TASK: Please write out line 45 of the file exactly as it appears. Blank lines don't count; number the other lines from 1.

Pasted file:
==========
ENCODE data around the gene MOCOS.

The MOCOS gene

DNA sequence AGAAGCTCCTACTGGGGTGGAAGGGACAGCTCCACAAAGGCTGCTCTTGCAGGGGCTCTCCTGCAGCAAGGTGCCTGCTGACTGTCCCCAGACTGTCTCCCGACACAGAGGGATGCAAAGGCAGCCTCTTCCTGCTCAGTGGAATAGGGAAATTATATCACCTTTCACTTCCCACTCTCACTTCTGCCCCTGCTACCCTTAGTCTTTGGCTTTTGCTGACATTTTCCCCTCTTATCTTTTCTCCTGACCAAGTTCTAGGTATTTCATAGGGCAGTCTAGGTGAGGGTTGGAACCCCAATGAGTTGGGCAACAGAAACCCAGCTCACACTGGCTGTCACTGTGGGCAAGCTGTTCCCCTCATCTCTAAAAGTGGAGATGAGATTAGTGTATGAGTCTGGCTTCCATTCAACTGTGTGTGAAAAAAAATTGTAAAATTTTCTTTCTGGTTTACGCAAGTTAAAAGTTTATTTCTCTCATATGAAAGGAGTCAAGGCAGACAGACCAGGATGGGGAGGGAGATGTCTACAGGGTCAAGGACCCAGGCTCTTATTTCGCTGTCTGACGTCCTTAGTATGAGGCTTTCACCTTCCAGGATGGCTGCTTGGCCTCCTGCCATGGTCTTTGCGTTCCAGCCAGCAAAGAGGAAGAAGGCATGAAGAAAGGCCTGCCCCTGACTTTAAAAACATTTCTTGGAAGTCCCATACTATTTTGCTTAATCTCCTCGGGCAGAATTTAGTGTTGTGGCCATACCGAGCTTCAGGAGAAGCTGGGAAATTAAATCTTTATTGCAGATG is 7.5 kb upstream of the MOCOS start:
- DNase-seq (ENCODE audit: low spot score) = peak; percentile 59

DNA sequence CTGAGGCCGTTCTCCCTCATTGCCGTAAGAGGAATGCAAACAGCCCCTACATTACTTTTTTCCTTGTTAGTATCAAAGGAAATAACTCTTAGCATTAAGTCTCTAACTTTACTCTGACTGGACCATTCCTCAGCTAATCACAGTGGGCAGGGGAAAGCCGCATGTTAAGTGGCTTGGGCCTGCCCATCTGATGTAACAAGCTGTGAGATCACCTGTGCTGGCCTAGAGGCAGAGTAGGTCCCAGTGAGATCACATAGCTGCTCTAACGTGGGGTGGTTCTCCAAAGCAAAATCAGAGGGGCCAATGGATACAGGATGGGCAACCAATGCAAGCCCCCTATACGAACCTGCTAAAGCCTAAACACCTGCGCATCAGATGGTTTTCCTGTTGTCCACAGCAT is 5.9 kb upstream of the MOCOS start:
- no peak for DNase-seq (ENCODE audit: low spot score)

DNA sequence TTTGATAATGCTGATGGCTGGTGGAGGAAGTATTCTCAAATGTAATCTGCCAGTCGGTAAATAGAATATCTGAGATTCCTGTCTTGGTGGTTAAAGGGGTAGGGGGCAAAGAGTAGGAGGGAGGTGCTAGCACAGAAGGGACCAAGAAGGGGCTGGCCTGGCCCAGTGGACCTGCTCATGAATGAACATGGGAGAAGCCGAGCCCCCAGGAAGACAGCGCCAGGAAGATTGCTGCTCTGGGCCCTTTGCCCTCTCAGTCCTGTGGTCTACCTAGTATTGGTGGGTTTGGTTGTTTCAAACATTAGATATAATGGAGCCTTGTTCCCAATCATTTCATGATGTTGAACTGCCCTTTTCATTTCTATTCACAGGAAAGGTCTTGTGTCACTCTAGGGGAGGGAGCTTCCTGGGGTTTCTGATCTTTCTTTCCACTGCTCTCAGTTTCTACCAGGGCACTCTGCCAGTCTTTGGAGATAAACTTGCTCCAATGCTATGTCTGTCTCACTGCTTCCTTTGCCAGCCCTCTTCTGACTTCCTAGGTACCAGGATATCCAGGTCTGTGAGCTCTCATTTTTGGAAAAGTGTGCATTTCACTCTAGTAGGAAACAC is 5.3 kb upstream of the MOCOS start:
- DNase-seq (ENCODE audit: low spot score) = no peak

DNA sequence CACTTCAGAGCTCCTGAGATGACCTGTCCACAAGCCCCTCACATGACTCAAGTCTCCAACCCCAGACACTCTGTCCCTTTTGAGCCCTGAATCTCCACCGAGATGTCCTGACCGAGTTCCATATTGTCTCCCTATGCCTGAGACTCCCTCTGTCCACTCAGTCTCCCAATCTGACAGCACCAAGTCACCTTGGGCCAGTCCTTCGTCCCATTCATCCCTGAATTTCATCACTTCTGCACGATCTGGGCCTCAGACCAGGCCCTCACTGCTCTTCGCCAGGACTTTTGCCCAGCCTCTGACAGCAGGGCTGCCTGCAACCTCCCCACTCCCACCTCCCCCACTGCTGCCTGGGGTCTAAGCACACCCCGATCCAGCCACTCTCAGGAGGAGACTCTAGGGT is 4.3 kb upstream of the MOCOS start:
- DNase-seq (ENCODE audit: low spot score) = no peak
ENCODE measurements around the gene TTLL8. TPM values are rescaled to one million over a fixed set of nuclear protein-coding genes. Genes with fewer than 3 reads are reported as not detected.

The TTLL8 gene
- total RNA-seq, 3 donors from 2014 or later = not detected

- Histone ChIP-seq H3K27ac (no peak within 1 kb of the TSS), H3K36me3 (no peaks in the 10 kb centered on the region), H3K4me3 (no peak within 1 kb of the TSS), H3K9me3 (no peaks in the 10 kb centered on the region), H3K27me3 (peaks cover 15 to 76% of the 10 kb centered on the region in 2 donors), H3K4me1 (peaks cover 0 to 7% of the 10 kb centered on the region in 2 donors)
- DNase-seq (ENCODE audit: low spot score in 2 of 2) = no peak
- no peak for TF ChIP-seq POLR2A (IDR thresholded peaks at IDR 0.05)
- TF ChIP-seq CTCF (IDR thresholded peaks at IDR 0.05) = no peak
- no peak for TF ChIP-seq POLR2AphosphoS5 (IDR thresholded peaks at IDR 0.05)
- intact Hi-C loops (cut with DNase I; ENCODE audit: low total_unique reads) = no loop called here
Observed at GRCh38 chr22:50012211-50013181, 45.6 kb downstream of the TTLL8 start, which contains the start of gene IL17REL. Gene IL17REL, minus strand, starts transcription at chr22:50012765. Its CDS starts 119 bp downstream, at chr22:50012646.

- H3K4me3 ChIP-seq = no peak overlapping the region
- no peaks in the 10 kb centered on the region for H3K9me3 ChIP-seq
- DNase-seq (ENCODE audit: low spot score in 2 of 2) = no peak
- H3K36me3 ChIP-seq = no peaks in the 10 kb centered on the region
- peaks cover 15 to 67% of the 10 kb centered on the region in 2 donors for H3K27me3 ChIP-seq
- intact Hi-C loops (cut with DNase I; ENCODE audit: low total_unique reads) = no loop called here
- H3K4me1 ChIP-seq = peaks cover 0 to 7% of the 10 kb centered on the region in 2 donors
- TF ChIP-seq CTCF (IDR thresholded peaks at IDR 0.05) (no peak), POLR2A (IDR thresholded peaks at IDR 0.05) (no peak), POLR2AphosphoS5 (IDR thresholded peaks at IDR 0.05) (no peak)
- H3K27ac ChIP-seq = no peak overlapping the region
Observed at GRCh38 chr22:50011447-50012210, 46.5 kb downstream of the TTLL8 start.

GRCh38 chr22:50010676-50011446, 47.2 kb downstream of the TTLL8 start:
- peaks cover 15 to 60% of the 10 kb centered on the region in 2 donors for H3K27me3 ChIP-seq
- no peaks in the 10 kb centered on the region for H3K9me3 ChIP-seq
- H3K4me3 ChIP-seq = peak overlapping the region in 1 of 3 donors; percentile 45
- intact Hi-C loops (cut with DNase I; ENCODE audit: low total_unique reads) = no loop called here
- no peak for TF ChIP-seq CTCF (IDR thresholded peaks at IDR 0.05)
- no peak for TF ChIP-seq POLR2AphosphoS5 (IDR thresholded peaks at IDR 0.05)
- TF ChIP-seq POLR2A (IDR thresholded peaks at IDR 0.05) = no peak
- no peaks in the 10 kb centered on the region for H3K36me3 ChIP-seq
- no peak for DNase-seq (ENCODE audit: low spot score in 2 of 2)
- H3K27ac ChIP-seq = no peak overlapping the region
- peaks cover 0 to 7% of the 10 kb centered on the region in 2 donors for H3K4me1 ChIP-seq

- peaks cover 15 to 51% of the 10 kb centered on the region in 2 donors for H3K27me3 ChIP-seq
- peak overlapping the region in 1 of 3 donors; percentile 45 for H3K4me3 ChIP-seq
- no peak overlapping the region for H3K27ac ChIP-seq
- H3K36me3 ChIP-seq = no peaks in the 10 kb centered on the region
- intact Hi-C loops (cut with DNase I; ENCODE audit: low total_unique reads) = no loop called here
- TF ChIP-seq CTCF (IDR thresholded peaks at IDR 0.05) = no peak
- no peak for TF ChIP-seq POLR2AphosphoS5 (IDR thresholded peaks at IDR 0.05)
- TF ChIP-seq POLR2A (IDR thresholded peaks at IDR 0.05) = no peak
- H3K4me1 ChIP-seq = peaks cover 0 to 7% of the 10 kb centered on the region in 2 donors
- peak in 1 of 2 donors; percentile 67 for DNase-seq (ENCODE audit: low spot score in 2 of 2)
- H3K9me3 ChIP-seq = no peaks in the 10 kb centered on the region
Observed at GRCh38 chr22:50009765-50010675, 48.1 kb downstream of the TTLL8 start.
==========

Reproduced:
- no peak overlapping the region for H3K27ac ChIP-seq